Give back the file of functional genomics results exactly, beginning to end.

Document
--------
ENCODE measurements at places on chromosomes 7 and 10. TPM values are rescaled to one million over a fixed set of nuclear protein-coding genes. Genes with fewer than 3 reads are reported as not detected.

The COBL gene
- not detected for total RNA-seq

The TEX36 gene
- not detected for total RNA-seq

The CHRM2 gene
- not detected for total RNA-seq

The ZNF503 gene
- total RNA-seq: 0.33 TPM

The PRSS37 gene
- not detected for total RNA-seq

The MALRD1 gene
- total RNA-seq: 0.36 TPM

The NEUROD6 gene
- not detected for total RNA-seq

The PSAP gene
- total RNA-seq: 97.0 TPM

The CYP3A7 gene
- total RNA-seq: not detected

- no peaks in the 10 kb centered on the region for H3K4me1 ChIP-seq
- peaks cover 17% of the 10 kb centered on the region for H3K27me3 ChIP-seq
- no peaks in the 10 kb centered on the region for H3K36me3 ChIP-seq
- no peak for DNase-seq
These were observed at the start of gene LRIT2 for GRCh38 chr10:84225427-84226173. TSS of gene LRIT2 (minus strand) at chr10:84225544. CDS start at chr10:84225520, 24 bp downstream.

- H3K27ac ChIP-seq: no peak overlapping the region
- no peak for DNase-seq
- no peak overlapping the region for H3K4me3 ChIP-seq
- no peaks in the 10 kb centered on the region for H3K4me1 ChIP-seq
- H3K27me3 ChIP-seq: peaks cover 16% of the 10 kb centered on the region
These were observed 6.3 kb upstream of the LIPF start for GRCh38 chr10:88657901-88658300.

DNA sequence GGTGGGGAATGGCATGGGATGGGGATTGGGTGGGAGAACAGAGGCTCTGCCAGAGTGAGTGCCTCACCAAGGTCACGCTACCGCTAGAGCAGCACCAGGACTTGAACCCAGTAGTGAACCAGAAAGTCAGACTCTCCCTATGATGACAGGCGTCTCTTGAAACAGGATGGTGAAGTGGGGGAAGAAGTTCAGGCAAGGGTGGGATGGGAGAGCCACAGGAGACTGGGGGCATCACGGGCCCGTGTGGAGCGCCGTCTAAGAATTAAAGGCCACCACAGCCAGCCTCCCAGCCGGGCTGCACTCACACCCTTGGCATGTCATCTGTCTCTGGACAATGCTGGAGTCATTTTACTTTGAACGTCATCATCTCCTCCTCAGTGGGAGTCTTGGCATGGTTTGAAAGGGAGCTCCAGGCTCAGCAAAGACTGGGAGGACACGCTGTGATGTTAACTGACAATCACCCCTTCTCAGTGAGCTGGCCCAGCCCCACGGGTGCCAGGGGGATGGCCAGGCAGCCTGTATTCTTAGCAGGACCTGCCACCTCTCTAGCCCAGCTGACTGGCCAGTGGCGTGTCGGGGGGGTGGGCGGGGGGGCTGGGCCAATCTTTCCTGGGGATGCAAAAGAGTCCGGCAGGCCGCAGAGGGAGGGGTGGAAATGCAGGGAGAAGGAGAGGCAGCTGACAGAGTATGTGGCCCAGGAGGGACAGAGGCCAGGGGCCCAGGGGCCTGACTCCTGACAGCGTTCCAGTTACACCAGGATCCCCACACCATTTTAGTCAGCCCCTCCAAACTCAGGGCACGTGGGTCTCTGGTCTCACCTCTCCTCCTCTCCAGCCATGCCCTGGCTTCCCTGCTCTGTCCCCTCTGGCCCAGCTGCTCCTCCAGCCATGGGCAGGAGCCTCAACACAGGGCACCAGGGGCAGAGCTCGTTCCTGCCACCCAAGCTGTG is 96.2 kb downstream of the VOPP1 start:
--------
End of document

ENCODE measurements at places on chromosomes 7 and 10. TPM values are rescaled to one million over a fixed set of nuclear protein-coding genes. Genes with fewer than 3 reads are reported as not detected.

The COBL gene
- not detected for total RNA-seq

The TEX36 gene
- not detected for total RNA-seq

The CHRM2 gene
- not detected for total RNA-seq

The ZNF503 gene
- total RNA-seq: 0.33 TPM

The PRSS37 gene
- not detected for total RNA-seq

The MALRD1 gene
- total RNA-seq: 0.36 TPM

The NEUROD6 gene
- not detected for total RNA-seq

The PSAP gene
- total RNA-seq: 97.0 TPM

The CYP3A7 gene
- total RNA-seq: not detected

- no peaks in the 10 kb centered on the region for H3K4me1 ChIP-seq
- peaks cover 17% of the 10 kb centered on the region for H3K27me3 ChIP-seq
- no peaks in the 10 kb centered on the region for H3K36me3 ChIP-seq
- no peak for DNase-seq
These were observed at the start of gene LRIT2 for GRCh38 chr10:84225427-84226173. TSS of gene LRIT2 (minus strand) at chr10:84225544. CDS start at chr10:84225520, 24 bp downstream.

- H3K27ac ChIP-seq: no peak overlapping the region
- no peak for DNase-seq
- no peak overlapping the region for H3K4me3 ChIP-seq
- no peaks in the 10 kb centered on the region for H3K4me1 ChIP-seq
- H3K27me3 ChIP-seq: peaks cover 16% of the 10 kb centered on the region
These were observed 6.3 kb upstream of the LIPF start for GRCh38 chr10:88657901-88658300.

DNA sequence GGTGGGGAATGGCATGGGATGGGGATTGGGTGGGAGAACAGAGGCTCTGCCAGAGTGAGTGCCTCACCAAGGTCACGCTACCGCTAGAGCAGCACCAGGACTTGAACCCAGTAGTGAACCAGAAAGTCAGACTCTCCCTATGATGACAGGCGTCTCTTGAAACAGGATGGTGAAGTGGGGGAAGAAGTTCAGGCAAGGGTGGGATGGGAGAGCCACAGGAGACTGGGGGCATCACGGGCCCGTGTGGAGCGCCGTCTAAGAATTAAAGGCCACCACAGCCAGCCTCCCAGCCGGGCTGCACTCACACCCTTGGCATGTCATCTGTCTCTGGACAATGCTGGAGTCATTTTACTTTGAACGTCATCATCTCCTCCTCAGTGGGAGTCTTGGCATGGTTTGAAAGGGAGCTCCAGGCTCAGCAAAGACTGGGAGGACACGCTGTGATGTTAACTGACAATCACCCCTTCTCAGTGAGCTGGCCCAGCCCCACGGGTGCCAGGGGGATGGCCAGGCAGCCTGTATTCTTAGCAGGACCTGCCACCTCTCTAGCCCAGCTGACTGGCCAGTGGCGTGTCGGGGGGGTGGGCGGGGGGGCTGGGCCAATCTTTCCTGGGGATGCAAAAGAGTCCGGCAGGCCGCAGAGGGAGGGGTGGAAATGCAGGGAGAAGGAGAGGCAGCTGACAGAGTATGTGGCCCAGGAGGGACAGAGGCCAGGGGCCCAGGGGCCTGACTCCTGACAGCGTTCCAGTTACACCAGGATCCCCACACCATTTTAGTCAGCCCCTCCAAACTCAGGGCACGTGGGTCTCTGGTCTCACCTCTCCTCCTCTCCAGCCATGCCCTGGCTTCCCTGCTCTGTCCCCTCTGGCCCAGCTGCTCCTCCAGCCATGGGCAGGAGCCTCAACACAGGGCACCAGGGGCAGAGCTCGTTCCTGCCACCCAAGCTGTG is 96.2 kb downstream of the VOPP1 start: